Blessed Coffee Wins Start Up Africa Entrepreneurship of the Year Award

The husband and wife team of Tebabu Assefa and Sara Mussie, co-founders of Blessed Coffee, were honored with the annual Start Up Africa Entrepreneurship of the Year Award on September 29th, 2014.

Tadias Magazine
By Tadias Staff

Published: Friday, October 10, 2014

New York (TADIAS) – When the founders of Blessed Coffee initially ventured into “the business of coffee” four years ago, they did an informal survey to see what “the American market perceives the drink to be,” says co-owner Tebabu Assefa. “To my surprise most of the people we interviewed thought that coffee came from Columbia.” He adds “I was amazed and I said to myself wait a minute.” That was the trigger point, Tebabu recalls, for his Blessed Coffee brand — one of the first enterprises established under Maryland’s pioneering benefit corporation law.

The coffee brand incorporates the retelling of the popular beverage’s storied “African heritage” juxtaposed with the cultural Ethiopian coffee ceremony. The latter, Tebabu points out, was designed to highlight his wife’s and his own birth country Ethiopia where the world’s most traded agricultural product was first cultivated. “At the end of the day we are talking about a muti-billion dollar industry here,” Tebabu argues. “So what we did was set out to redefine the market and create an economic space for our small business.”

Since it was launched in 2010 the venture has received several national accolades, including from President Obama’s administration, which named the founders “Champions of Change” at a White House ceremony two years ago. And last week the benefit corporation was honored by a Wilmington, Delaware-based African Diaspora business association — Start up Africa - with the 2014 Entrepreneurship of the Year Award. “They liked the fact that Blessed Coffee was introduced as a model and that Blessed Coffee aspires to connect growers and producers in Africa with the market here vis-à-vis the African Diaspora,” Tebabu said. “And they did their research and they were fascinated by the social business development and the recognition we have gained. They looked at it as a model that can inspire the African business community; that’s what the founder said when he introduced us.”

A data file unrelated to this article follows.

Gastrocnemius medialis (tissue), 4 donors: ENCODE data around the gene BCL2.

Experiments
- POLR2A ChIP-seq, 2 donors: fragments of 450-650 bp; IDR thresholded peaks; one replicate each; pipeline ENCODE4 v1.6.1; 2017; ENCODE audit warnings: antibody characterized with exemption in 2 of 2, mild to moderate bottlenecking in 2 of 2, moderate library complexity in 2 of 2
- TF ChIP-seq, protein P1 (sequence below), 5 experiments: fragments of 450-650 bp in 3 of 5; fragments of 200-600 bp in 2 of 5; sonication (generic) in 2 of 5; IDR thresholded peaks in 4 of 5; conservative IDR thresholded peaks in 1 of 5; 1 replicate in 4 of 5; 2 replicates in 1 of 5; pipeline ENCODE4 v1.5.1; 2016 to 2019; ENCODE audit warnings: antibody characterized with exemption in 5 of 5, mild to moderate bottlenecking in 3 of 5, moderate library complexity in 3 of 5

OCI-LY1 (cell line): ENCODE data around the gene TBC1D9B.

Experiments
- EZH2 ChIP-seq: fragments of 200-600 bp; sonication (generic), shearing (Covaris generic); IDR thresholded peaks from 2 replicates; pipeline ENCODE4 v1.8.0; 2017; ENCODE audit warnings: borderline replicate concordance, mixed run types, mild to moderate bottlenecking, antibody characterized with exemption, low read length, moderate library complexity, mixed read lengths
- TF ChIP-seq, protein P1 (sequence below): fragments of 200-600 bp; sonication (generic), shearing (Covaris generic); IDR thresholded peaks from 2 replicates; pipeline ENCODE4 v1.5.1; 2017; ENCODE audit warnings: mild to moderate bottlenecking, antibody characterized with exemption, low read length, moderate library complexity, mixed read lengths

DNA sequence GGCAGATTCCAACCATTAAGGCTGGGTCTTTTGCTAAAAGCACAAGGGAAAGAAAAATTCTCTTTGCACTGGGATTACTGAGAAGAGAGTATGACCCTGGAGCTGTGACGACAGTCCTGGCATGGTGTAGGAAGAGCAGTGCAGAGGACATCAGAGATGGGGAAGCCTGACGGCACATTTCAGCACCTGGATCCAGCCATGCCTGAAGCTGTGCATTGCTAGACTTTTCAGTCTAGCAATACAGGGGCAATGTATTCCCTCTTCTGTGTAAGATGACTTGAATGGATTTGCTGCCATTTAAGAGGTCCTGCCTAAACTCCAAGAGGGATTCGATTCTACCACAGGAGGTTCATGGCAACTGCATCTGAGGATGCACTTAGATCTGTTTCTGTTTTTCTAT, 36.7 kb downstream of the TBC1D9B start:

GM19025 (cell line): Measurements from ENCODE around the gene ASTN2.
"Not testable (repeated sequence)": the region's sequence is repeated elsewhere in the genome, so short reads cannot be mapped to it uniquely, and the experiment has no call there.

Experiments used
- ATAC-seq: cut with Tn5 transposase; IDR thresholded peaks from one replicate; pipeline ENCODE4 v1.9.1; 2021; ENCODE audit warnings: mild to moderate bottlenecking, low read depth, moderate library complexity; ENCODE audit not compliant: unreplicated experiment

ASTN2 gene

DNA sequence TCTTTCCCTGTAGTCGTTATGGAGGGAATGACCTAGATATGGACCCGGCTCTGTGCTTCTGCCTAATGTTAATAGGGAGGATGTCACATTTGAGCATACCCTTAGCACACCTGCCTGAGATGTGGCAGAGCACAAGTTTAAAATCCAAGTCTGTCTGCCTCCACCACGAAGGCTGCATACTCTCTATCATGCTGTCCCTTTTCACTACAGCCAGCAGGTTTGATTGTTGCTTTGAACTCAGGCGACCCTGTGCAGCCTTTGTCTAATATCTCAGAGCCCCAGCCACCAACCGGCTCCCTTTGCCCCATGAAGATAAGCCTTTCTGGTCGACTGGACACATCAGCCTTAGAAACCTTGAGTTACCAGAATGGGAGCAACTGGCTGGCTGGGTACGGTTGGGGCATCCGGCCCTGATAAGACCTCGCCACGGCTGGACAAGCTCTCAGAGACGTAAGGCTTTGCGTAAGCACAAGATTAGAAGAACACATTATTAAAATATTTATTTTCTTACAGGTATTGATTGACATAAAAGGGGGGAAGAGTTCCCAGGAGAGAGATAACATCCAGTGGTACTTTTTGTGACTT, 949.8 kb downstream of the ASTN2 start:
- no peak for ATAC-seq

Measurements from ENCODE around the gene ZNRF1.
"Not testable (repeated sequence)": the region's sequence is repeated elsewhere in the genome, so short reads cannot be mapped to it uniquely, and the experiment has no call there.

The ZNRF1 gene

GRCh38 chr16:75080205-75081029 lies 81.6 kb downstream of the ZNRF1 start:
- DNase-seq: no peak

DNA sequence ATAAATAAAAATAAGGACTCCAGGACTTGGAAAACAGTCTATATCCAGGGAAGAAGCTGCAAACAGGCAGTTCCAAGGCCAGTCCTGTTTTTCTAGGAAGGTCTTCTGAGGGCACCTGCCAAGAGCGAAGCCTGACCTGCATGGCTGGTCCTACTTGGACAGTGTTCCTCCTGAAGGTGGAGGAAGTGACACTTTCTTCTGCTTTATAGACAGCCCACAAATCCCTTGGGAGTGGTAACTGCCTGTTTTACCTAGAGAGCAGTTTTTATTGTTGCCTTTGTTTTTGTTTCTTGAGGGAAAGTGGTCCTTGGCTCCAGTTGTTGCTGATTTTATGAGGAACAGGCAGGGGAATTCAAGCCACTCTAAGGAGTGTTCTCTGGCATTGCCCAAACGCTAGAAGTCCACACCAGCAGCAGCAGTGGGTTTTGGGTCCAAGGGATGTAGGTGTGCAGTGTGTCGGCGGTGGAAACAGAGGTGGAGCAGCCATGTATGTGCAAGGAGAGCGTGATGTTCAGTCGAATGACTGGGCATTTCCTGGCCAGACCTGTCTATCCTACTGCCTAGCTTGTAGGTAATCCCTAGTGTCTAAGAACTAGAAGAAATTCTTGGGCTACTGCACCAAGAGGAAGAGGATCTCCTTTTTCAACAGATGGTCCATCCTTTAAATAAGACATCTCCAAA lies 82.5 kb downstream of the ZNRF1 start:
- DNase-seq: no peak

Start up Africa was set up in 2001 as the “Delaware Kenyan Association (DELKA),” but it was letter reorganized as “Start up Africa” with a focus on nurturing entrepreneurial innovations both on the continent and in the Diaspora following the 2007-2008 post-elections violence in Kenya. Tebabu continued: “It’s a sign of new African immigrants being savvy in terms of business, economic development, and in terms of politics; they are forming development oriented organizations and they are exciting a new movement for US-Africa relations through the engagement of the African Diaspora.”

“Although it was started as an informal group several years prior to that, the group went into full action as a response to the election crisis in Kenya. The founders saw the signs of unemployed youth in Africa being frustrated, and to provide their own little answer they formed Start up Africa to excite business to employ youth in Kenya. That’s a very sober and wise response. And I feel so honored to receive such a recognition from this organization. We Africans are finally coming together despite our regional or national differences for the common good. For me that’s profound enough and I value the award more than any other prize.”

There is additional good news on the horizon for Blessed Coffee as the company at the moment is actively vying for a possible $150,000 grant sponsored by Chase Bank that requires public voting to advance to the next round. “Beyond the $150,000 dollars we like the fact that the competitors will be invited to Google’s Headquarters,” Tebabu enthused. “We are waging two wars simultaneously: the cultural war and the battle to gain an economic space for our business model, so it’s of profound importance as to what our trip to Google could bring to the equation.” He shares: “We will use the money towards opening the roasting component of our business plan and it will give us an opportunity to showcase the Ethiopian cultural coffee ceremony on the Google platform. Google is a platform that we seek to have in order to broadcast our story far and wide. We are very excited about that.”

You can learn more about Blessed Coffee at

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